2.- Effect of the leakage of ionising radiation in SFR measurements.

In the calibration used to convert the Halpha luminosity to the SFR it is generally assumed that every Lyman continuum photon emitted by the stars results in the ionisation of a hydrogen atom. However, if there is leakage of Lyman continuum photons from the star forming region, the observed Halpha flux would be lower than expected and the true SFR based on Halpha emission would be underestimated. Quantifying the fraction of ionising photons leaking from HII regions will be crucial in understanding better: a) the different results for the SFR measurements based on UV and Halpha indicators, and b) the heating of the dust associated with the diffuse ISM. Whether the bulk of the diffuse dust emission comes from dust heated by evolved stellar populations (and therefore not associated to current SFR) or by radiation escaped from star forming regions is the subject of a long debate (Lonsdale et al. 1987, Sauvage &Thuan 1992, Calzetti et al. 2010 and others) and represents one of the most important uncertainties in quantifying the star formation rate for whole galaxies. Therefore, disentangling the different heating sources of the dust is of particular importance to quantify the star formation both in nearby and distant galaxies.

We have found observational evidence that leakage of ionising photons from star-forming regions can affect the quantification of the star formation rate (SFR) in galaxies: leakage could decrease the SFR(Halpha)/SFR(FUV) ratio by up to 25 per cent. The evidence is based on the observation that the SFR(Halpha)/SFR(FUV) ratio is lower for objects showing a shell Halpha structure than for regions exhibiting a much more compact morphology. Although leakage cannot entirely explain the observed trend of SFR(Halpha)/SFR(FUV) ratios for systems with low SFR, we show that the mechanism can lead to different SFR estimates when using Halpha and FUV luminosities. Therefore, further study is needed to constrain the contribution of leakage to the low SFR(Halpha)/SFR(FUV) ratios observed in dwarf galaxies and its impact on the Halpha flux as an SFR indicator in such objects.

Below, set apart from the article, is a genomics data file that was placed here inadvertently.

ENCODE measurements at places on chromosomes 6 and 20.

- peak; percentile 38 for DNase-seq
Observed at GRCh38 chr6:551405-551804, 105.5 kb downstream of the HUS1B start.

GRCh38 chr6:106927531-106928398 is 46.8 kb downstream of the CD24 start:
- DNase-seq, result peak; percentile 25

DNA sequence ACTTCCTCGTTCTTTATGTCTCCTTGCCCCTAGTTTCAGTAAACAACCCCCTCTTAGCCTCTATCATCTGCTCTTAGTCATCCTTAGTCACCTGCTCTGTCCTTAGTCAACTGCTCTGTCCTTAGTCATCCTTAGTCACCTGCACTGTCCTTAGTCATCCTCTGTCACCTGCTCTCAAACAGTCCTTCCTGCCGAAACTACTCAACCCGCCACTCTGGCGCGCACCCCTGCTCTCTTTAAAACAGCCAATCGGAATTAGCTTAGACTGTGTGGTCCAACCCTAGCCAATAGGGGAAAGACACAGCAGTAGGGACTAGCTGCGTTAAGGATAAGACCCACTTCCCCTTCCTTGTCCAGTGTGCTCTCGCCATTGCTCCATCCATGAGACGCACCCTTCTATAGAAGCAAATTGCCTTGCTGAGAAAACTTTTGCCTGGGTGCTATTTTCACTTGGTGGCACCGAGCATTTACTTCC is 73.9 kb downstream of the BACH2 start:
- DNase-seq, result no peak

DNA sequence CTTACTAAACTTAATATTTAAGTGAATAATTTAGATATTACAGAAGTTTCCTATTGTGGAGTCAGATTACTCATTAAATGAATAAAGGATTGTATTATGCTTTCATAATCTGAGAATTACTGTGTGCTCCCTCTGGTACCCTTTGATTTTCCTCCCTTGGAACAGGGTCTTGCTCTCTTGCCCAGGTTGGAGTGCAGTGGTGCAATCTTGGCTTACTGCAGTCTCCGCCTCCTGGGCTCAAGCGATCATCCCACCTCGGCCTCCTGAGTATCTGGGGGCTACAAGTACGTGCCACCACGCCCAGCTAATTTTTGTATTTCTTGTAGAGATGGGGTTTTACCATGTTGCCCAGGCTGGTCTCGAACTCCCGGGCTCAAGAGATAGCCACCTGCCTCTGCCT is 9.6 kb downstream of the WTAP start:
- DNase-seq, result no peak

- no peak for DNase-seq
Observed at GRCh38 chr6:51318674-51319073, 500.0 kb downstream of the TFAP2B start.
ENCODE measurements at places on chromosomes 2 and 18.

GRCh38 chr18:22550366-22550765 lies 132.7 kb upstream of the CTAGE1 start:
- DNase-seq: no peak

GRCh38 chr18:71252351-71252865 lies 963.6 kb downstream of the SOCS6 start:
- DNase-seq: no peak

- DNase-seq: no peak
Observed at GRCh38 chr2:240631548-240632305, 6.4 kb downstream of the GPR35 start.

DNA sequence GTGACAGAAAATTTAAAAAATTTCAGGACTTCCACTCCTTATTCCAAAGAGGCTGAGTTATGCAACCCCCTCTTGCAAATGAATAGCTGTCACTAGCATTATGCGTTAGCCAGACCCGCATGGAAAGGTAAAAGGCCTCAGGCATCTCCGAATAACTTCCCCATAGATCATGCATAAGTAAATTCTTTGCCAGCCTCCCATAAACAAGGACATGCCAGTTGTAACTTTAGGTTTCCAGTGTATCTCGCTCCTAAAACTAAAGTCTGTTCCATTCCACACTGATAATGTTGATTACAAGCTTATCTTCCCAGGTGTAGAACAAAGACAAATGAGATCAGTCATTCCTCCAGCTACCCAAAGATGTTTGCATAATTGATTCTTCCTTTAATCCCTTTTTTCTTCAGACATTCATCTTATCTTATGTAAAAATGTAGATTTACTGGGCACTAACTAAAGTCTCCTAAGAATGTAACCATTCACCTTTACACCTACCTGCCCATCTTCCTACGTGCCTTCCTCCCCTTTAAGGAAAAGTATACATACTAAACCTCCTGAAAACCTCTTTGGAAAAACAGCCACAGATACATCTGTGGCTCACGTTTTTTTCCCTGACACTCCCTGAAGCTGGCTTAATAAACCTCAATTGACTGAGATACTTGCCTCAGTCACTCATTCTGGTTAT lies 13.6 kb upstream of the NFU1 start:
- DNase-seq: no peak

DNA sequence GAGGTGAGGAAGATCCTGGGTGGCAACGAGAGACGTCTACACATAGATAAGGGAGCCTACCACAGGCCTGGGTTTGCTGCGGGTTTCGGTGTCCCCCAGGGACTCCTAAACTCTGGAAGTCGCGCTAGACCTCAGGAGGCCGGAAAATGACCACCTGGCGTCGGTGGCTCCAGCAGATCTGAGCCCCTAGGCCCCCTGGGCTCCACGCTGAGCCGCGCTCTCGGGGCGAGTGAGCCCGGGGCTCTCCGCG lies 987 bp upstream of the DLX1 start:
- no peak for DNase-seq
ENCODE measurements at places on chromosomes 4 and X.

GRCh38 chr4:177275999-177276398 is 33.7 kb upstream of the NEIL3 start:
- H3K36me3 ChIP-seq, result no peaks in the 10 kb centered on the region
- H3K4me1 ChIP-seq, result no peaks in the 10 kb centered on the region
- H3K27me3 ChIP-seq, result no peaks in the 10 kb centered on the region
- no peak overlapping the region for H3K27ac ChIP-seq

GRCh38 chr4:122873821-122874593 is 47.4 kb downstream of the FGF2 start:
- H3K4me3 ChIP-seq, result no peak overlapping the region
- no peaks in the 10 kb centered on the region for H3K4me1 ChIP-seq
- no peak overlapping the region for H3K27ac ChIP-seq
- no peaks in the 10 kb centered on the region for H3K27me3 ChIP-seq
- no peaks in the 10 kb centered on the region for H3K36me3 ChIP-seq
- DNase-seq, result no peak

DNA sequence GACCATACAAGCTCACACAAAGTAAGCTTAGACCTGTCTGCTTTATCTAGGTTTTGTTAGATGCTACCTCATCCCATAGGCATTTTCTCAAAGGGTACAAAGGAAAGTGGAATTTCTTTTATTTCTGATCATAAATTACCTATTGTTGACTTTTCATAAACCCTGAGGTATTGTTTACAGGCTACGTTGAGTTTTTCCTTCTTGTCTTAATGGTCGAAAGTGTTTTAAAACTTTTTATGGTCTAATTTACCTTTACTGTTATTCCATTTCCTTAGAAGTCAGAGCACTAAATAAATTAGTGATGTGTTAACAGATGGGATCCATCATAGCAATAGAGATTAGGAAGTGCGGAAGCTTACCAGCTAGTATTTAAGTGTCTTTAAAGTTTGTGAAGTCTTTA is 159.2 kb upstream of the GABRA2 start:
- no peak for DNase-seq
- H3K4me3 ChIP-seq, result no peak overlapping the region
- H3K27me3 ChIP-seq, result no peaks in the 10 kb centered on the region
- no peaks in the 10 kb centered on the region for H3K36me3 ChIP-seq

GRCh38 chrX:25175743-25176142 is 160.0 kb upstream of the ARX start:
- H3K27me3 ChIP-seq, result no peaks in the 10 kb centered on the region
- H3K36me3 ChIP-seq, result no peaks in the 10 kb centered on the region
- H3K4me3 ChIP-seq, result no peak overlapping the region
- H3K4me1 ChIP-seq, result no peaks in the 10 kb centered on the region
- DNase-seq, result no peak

We have modelled the SED of the dwarf galaxy NGC 4214, separating the dust emission components: HII regions (plus their associated Photodissociation regions (PDRs) on pc scales) and the diffuse dust (on kpc scales). We analyse the full UV to FIR/submm SED of the galaxy using a radiation transfer model which self-consistently treats the dust emission from diffuse and star-forming complexes components, considering the illumination of diffuse dust both by the distributed stellar populations, and by escaping light from the HII regions. While maintaining consistency with the framework of this model we additionally use a model that provides a detailed description of the dust emission from the HII regions and their surrounding PDRs. We achieve a satisfactory fit for the emission from HII+PDR regions on pc scales, with the exception of the emission at 8 μm, which is underpredicted by the model. For the diffuse emission we achieve a good fit if we assume that about 30-70% of the emission leaking the HII+PDR regions is able to leave the galaxy without passing through a diffuse ISM.

The final aim of the research project has been to get a better understanding of the role of dust in star-forming places: how it is distributed within the regions and how it is affected by the radiation field and the stellar winds coming from the stellar population that ionises the gas. We have made significant progress in this field: (i) we know now that the relative location of the stars, gas and dust affect the heating mechanism of the dust withing the star-forming regions, and therefore caution has to be taken when applying the dust emission as a SFR tracer. (ii) We have quantified the effect of leakage of ionising photons in the SFR estimations, showing that they can be affected up to 25%. Moreover, modelling the whole SED for a dwarf galaxy shows that a significant fraction of the stellar radiation is leaving the galaxy without heating the dust within it. Both results are crucial to quantify star formation in galaxies and therefore have implications in understanding the way massive star formation affects galaxy evolution.